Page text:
Display mode (Doesn't show in master page preview)

28 Aug 2020

Thai Economy

KResearch forecasts the Thai economy may see a U-shaped recovery with GDP shrinking by 10 percent


            KASIKORN RESEARCH CENTER (KResearch) views that the Thai economy may have seen its trough in the second quarter on a QoQ basis. GDP for 2020 is projected to see a 10-percent contraction. Meanwhile, the Thai economy is likely to show a U-shaped recovery compared to the same period of last year. The food and beverage, electrical appliance, hotel and restaurant sectors are still cause for concern.

            Ms. Nattaporn Triratanasirikul, KResearch Assistant Managing Director, said that Thailand's economy has been mired in uncertainty in the midst of the COVID-19 pandemic, the strengthening Baht and domestic political issues. KResearch has therefore revised downward its Thai economic projection for 2020 to minus 10 percent, from the previous minus 6 percent. Given the fluid situation, any economic recovery may be U-shaped. Thai policymakers face a dilemma in determining how to tackle the economic crisis. On one hand, they must carefully consider the need for additional stimulus measures that are both timely and sufficient to sustain the economy – now at the base of the U shape – so that it can emerge from the doldrums sooner rather than later. On the other hand, these measures, if implemented, come with a hefty cost as they may balloon the public debt. Moreover, the possible resurgence of COVID-19 poses another challenge as the country is gradually reopened.

          Although the government has future spending plans in place, they are primarily geared towards economic rehabilitation and job creation. Therefore, public debt is not a cause for concern at this time. Regarding monetary policy, the Monetary Policy Committee may not cut its policy rate anytime soon and may opt to respond to specific events as it deems appropriate, especially after the debt moratorium measure expires in 3Q2020.

             Regarding the financial sector, Ms. Thanyalak Vacharachaisurapol, KResearch Deputy Managing Director, said, “Loans within the Thai commercial banking system are projected to grow 6.5-8.0 percent in 2020, compared to the 2.3-percent pace reported at the end of 2019. Such atypically high growth has been driven by relief measures and increased loan applications from the business sector to enhance its liquidity, rather than real economic activity. In fact, close attention must be paid to asset quality as NPLs may lean towards 3.5 percent by the end of 2020, against the 3.23-percent recorded at the end of June 2020. Despite the government's need to mobilize massive funds from the financial market, existing tools of the Bank of Thailand will likely help prevent any impact on interest rates within the system, while current deposits in the banking system have grown approximately 9-10 percent over the figure for 2019."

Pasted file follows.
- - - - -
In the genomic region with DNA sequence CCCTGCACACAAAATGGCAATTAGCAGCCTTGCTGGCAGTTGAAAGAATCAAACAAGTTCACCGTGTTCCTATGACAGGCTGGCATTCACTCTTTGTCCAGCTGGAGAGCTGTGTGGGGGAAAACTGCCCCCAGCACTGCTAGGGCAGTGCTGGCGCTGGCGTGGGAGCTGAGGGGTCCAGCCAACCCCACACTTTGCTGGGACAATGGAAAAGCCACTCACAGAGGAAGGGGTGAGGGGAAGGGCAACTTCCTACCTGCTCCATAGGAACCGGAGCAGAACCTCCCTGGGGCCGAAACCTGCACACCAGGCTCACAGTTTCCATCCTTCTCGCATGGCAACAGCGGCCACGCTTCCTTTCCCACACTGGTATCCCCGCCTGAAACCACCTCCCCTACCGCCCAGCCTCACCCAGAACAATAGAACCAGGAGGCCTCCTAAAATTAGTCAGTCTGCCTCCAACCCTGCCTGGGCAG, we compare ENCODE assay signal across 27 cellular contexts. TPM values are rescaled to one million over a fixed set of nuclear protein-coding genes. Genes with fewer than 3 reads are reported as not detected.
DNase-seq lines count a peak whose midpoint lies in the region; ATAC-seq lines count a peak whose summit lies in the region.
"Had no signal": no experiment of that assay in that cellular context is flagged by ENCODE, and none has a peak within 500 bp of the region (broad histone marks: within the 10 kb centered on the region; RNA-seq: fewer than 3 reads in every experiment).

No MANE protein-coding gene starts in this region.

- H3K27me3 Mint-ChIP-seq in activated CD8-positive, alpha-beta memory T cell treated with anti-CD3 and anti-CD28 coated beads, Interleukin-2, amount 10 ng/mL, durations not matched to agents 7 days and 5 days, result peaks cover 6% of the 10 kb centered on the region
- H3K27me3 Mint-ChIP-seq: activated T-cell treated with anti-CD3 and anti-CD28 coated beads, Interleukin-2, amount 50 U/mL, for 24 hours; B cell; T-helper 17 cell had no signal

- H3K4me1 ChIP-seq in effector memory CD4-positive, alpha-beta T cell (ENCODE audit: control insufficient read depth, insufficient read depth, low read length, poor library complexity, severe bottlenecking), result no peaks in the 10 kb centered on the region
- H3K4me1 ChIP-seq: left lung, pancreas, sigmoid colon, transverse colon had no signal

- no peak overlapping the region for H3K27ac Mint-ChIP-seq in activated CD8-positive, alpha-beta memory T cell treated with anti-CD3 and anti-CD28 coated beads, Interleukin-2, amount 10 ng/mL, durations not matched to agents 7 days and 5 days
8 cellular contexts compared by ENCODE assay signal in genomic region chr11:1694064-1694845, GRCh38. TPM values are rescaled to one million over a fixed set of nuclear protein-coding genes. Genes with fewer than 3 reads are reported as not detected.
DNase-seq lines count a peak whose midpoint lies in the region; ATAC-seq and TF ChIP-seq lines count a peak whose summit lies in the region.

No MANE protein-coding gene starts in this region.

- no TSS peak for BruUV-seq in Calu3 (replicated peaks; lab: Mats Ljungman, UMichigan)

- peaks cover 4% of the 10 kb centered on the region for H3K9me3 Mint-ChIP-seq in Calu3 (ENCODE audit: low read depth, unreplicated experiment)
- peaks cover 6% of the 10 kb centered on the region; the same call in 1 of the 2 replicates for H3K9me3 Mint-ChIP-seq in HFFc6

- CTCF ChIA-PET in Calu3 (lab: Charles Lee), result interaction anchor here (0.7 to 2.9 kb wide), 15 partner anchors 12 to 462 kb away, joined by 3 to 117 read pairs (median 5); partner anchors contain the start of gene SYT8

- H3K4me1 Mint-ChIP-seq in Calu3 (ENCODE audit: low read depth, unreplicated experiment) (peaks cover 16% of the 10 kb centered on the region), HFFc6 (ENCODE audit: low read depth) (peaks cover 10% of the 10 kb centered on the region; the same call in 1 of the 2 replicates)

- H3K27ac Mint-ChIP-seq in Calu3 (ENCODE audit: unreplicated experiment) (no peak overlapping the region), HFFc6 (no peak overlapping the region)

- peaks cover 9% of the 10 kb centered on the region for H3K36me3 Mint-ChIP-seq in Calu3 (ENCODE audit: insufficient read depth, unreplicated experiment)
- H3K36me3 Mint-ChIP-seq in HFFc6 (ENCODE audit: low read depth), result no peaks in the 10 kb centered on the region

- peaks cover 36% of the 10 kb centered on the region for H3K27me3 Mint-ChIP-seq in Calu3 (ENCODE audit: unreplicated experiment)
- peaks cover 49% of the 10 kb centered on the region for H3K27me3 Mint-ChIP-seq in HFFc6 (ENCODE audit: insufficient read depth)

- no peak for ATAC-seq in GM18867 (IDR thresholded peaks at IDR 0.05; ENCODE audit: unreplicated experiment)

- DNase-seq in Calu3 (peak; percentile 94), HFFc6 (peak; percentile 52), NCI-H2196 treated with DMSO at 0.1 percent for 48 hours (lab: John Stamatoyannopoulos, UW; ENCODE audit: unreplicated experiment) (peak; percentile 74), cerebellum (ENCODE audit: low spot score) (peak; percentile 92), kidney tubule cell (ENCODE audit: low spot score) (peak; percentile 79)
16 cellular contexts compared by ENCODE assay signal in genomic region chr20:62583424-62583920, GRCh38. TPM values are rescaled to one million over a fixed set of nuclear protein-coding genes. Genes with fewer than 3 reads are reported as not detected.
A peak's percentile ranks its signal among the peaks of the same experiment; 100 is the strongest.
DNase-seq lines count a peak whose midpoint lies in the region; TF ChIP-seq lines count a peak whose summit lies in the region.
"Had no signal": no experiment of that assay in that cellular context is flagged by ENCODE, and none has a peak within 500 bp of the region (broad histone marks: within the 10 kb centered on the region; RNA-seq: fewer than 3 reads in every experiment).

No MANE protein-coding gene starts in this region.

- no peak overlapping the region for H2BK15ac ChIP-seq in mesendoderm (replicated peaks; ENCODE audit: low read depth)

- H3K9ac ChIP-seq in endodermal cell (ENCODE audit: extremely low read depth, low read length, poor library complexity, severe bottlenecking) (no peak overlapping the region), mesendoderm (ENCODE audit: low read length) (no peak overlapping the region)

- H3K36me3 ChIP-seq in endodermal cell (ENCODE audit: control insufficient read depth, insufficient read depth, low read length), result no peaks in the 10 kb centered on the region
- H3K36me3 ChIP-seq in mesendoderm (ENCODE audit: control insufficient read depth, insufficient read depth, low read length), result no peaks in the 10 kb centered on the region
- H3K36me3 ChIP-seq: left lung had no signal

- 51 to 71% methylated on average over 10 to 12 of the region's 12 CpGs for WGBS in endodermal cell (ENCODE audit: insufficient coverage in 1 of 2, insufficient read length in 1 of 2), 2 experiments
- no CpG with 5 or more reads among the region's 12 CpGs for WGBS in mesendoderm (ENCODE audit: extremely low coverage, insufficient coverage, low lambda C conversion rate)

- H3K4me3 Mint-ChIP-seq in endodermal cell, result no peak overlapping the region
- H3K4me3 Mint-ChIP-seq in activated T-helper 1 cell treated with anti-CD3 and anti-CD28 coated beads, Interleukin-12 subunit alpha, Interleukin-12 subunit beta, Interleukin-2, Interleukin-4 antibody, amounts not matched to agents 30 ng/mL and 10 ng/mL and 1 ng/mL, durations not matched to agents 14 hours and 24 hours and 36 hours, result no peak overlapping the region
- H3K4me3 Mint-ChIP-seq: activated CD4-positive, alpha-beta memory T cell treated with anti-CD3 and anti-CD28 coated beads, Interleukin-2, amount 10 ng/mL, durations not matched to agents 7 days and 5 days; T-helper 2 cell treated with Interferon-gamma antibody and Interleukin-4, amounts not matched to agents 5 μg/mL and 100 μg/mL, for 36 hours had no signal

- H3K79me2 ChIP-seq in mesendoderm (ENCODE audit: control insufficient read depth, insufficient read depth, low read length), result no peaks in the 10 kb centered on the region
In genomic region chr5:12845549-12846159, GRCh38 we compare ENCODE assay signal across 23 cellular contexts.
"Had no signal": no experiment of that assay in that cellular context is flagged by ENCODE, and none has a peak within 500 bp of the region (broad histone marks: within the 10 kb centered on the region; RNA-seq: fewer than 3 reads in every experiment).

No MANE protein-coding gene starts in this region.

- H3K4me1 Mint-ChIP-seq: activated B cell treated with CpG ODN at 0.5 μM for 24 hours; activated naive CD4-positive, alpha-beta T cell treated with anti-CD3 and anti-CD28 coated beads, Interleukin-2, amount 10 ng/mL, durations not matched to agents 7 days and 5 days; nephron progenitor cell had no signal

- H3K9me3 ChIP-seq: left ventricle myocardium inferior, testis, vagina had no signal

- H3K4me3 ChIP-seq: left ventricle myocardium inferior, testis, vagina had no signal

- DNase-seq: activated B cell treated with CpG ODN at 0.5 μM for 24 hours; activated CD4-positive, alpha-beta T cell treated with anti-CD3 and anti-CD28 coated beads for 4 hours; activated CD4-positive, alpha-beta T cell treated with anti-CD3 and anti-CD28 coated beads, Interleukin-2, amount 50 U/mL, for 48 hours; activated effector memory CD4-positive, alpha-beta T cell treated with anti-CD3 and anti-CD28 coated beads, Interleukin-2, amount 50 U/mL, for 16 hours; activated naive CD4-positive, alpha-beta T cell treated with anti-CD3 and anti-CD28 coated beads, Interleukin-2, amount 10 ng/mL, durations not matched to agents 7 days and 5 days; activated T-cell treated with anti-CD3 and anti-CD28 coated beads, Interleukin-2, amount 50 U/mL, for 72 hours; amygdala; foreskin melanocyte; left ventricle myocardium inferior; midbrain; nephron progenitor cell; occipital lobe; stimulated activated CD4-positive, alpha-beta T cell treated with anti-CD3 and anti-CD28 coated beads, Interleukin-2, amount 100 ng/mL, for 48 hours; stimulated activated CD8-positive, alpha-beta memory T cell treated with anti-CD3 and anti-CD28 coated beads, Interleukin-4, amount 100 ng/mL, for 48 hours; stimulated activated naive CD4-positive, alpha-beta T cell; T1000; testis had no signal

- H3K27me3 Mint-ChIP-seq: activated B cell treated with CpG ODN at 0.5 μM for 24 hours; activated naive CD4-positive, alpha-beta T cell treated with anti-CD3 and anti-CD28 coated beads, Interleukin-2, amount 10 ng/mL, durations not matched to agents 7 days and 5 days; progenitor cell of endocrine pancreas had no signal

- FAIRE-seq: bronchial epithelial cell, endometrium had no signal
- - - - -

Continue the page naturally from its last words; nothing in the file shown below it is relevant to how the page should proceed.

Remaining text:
Moreover, the government is expected to issue measures to assist debtors who are incurring more financial burdens, particularly in boosting employment for SMEs, following the first 6-8 months during which the government issued liquidity boosting measures totaling THB360 billion. The effectiveness of these additional measures would depend on either customers' level of credit risk mitigation, or the relaxation of risk assessment criteria of target customers for financial institutions. Aside from ample liquidity in the system, commercial banks' capital remains robust, with a Tier 1 capital ratio of 15.8 percent, greater than the minimum requirement of 8.5-9.5 percent and even higher than that of many developed countries. This ensures that the banking system will continue to serve as a leading mechanism in supporting customers during this crisis.

              ​Regarding business trends, Ms. Kevalin Wangpichayasuk, KResearch Assistant Managing Director, notes that while business income may have improved in certain areas in line with the gradual lifting of lockdown measures and the government's stimulus packages, the situation is far from a return to normalcy. The three business sectors deemed to be most vulnerable at present are: 1) food and beverage, 2) electrical appliances, and 3) hotels and restaurants – these groups may be due to receive continued financial support from the authorities.

Thai Economy